South Drakensberg, South Africa

The Drakensberg Mountains of South Africa or uKhahlamba (the Barrier of Spears) is a 200-kilometre-long mountainous wonderland and world heritage site.

Recognised by the ancient mystics of our land as breathing new life into the human spirit, the inescapable allure of this 200- kilometre- long wonderland owes much to its intense relationship with people...the million-plus years of Stone Age occupation in particular. This culminated in the tragic disappearance, during the late 19th century, of the San hunter-gatherers colloquially referred to as Bushmen. Migrating chiefdoms from the Great Lakes of Central Africa had in the 13th century been humbled by the sheer magnitude of this uKhahlamba - Barrier of Spears - destined to become the western extreme of their Zulu Kingdom. The ox-wagons of Boer settlers negotiated its precipitous passes in 1837 on the Great Trek from British dominion in the Cape Colony to a 'Promised Land'. The name Drakensberg was coined forty years later when a Boer father and son reported seeing a dragon - a giant lizard with wings and a tail - flying high above the cloud-shrouded mountain peaks.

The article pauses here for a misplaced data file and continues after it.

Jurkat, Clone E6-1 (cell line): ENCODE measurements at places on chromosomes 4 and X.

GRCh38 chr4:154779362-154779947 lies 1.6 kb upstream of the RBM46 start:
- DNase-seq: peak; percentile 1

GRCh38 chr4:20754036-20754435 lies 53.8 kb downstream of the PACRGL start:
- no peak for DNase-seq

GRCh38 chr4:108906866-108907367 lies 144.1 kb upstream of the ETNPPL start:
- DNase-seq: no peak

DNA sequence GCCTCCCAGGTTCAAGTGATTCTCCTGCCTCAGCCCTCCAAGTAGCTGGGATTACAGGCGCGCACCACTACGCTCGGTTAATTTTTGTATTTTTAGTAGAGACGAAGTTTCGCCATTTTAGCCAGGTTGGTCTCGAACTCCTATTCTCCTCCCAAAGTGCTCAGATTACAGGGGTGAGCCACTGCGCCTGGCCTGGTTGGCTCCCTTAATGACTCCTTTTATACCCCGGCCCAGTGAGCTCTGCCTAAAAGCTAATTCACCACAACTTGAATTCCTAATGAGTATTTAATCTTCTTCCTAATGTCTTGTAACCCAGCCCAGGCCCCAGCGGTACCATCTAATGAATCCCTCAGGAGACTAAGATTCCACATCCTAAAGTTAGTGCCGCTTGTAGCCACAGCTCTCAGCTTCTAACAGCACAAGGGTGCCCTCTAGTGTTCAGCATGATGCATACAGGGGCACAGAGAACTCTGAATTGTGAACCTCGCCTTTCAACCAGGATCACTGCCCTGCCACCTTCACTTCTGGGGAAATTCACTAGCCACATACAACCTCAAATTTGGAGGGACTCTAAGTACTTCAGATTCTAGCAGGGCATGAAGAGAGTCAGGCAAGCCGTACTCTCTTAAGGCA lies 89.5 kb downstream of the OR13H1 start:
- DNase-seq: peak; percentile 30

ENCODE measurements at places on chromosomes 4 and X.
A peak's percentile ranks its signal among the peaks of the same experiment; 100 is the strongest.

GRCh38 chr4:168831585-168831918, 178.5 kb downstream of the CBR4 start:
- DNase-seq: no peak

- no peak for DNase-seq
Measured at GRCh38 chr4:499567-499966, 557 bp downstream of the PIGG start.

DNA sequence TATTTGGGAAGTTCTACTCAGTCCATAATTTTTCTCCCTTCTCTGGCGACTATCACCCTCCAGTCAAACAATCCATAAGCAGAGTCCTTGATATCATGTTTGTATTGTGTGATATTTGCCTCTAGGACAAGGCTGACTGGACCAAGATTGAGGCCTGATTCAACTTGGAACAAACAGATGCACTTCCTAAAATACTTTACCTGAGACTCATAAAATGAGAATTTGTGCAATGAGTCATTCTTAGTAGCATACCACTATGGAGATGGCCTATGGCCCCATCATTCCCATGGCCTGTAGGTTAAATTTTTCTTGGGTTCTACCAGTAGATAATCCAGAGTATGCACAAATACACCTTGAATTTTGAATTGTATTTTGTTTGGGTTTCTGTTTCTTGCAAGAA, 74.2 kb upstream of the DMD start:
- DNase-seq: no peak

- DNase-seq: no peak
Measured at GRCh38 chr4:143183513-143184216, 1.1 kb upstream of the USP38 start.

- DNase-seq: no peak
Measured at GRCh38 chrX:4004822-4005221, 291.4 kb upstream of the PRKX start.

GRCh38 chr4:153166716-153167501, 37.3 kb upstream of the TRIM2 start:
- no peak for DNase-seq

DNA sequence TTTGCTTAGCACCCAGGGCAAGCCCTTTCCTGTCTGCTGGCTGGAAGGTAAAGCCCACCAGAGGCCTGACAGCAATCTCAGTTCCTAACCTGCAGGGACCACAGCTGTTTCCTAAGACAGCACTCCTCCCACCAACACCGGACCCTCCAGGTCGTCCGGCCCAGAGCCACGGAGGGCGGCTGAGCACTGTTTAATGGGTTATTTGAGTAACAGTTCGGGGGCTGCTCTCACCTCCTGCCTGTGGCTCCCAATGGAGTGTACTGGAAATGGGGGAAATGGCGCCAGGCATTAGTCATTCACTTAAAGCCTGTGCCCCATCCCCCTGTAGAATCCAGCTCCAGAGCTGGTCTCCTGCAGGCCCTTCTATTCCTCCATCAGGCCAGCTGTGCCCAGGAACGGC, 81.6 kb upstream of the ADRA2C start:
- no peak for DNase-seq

The inscription in late 2000 of uKhahlamba-Drakensberg Park as a World Heritage Site brought long-overdue recognition of its universal value to mankind. Meeting the criteria for both Natural and Cultural listings, the site can now officially boast 'superlative natural phenomena and beauty, unique richness of biological diversity, the conservation of all-important endemic and threatened species plus masterpieces of human creative genius in the form of 35 000 'San rock art images'.